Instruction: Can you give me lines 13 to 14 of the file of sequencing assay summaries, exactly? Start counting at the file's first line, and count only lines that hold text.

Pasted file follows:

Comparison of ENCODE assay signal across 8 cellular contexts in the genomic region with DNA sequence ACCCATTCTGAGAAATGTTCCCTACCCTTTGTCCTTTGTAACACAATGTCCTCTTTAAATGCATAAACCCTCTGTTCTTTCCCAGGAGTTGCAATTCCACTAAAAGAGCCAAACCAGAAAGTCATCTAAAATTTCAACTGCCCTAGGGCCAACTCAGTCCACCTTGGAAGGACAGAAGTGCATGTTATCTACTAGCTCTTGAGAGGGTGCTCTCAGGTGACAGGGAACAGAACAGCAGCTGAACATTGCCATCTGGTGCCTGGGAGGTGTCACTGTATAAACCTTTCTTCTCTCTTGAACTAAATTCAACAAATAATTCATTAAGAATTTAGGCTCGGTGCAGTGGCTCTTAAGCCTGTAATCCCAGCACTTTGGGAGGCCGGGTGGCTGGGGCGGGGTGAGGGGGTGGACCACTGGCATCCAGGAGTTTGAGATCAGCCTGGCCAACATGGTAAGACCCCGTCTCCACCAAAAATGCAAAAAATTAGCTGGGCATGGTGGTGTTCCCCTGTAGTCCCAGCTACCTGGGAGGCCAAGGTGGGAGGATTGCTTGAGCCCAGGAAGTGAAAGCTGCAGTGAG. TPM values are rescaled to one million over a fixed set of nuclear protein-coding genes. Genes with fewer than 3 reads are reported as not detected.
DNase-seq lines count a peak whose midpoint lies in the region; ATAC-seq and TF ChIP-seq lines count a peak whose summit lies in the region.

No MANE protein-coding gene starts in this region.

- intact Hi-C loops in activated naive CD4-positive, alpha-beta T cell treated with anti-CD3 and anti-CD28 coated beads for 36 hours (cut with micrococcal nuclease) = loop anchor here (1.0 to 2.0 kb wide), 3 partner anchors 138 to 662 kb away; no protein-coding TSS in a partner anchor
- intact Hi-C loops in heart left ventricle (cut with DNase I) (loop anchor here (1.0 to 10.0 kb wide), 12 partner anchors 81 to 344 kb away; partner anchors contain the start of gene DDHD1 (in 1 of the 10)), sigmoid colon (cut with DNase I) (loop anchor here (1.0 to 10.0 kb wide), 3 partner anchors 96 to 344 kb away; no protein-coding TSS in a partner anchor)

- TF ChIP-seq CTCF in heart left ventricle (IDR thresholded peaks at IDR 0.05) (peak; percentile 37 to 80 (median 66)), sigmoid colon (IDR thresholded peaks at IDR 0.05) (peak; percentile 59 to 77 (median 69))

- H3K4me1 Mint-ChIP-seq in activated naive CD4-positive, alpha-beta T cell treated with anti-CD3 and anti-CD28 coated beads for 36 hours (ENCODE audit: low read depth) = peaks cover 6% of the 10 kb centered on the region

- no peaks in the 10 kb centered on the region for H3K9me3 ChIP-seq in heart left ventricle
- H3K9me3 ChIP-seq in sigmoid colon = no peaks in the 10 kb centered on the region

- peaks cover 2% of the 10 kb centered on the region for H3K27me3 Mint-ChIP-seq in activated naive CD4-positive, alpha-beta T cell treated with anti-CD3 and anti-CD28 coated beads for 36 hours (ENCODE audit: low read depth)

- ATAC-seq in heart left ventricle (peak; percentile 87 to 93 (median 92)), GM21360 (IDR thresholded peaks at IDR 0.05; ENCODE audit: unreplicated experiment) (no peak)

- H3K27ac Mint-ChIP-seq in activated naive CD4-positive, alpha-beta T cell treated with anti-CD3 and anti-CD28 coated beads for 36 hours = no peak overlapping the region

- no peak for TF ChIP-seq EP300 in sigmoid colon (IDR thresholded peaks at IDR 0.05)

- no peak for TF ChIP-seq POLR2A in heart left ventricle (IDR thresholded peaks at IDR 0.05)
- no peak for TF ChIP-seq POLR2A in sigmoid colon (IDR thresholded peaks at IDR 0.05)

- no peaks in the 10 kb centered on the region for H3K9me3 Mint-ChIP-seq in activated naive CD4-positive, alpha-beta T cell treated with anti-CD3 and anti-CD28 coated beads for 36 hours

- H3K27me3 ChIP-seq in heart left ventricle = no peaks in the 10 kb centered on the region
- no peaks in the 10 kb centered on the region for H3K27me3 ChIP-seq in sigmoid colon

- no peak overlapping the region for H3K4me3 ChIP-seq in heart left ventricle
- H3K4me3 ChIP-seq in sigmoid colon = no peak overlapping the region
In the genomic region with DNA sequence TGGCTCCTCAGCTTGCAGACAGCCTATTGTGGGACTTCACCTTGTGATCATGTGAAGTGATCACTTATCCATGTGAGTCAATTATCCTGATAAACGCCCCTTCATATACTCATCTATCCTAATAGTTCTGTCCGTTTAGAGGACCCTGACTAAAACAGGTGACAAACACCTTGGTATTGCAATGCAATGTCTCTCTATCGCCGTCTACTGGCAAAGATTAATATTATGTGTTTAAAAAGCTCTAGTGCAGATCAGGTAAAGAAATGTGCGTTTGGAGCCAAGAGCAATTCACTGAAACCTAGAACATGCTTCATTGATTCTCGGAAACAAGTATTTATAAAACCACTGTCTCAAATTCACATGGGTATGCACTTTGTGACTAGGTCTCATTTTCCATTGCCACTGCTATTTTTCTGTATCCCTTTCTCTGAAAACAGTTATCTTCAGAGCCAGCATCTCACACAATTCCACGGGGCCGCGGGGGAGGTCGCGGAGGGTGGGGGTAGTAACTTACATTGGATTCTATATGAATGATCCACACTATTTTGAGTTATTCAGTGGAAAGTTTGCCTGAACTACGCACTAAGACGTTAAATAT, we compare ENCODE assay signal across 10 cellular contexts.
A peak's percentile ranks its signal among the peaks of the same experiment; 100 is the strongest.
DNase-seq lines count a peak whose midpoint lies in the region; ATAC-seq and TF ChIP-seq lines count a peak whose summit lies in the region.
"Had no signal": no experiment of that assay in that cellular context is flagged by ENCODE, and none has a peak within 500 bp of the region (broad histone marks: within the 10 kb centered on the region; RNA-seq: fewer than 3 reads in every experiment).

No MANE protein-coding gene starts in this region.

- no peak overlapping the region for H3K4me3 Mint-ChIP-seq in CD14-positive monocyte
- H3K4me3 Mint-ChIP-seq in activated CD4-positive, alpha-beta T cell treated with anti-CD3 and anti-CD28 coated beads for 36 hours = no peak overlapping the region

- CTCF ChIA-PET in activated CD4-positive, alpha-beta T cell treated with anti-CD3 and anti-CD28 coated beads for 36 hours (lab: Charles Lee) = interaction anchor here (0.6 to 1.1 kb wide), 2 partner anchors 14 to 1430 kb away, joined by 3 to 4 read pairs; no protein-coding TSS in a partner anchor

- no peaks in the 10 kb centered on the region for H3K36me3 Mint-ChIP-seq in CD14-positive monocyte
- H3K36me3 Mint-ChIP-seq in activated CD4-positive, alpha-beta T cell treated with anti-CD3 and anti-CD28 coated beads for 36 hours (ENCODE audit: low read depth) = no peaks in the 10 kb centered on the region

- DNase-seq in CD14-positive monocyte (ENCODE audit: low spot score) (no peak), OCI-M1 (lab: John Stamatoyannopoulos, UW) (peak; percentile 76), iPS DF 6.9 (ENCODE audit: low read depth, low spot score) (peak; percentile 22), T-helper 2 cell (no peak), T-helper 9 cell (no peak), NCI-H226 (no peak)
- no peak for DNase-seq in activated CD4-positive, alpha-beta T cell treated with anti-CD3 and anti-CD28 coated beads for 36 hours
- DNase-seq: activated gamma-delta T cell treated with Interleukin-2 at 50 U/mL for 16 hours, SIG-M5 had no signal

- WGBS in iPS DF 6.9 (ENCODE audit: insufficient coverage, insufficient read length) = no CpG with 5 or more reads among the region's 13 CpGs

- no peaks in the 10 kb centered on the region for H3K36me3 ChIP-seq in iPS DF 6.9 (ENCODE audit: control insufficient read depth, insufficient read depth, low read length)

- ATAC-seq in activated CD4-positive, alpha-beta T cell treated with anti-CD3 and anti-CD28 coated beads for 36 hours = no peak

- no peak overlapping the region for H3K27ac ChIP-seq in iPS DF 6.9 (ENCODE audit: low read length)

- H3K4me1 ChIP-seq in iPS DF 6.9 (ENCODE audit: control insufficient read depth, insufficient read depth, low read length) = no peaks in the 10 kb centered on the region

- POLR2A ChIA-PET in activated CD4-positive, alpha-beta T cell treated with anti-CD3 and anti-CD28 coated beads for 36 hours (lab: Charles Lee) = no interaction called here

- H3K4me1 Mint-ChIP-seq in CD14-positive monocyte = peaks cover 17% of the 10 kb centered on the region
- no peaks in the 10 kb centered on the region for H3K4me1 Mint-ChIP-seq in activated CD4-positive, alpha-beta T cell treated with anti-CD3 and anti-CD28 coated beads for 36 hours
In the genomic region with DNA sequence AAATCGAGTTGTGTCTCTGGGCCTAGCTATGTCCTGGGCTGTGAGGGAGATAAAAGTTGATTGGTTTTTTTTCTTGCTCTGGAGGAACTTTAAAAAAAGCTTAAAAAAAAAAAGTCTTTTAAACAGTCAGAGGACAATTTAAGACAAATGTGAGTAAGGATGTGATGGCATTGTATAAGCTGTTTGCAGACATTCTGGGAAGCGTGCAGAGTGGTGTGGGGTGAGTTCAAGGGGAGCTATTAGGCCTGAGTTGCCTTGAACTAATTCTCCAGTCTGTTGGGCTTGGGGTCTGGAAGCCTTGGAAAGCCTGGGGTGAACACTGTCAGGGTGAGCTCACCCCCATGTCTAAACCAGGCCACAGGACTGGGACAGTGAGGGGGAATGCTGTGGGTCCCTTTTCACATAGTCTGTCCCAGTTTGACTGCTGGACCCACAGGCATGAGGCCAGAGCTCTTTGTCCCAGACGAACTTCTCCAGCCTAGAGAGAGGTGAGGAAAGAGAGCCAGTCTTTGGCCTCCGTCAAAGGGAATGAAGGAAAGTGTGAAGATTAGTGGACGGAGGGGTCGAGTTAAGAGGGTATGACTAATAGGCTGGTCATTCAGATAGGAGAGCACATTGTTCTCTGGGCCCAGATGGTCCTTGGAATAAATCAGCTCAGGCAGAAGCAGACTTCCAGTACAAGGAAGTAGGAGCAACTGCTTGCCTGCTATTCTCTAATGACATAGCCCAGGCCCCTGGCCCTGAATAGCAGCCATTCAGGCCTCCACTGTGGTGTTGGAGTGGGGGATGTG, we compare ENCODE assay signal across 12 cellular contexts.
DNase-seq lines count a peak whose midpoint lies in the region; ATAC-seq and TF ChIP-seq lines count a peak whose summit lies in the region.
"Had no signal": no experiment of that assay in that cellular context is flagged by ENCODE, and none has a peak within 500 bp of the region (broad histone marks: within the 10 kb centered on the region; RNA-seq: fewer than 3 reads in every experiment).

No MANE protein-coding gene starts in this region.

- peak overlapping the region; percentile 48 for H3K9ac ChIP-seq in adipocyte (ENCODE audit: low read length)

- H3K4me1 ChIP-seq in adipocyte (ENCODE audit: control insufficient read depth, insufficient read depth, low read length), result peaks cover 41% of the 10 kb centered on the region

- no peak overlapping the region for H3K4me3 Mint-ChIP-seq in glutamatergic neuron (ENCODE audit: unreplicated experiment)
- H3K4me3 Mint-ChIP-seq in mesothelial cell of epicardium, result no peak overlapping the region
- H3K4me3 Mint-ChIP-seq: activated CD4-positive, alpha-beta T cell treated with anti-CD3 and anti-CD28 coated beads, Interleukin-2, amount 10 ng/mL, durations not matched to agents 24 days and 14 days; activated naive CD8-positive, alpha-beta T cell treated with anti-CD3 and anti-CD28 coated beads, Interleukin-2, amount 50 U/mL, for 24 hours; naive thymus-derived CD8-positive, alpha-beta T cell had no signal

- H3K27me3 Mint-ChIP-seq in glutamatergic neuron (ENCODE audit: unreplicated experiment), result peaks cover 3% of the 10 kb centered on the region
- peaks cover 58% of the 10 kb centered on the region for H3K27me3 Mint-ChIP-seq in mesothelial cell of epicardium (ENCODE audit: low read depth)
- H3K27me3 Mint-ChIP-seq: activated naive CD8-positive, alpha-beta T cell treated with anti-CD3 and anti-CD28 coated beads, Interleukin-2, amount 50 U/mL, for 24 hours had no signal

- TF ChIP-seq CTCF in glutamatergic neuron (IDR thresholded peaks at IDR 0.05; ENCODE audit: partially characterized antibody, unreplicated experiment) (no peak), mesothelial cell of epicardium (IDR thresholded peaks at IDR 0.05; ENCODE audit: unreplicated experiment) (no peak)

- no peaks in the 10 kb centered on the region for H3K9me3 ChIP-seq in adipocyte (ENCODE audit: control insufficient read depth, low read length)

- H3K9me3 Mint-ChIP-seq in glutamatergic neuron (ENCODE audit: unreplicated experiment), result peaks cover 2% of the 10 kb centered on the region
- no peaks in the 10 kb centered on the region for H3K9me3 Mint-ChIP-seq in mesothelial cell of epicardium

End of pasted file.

- no peak for TF ChIP-seq EP300 in sigmoid colon (IDR thresholded peaks at IDR 0.05)

- no peak for TF ChIP-seq POLR2A in heart left ventricle (IDR thresholded peaks at IDR 0.05)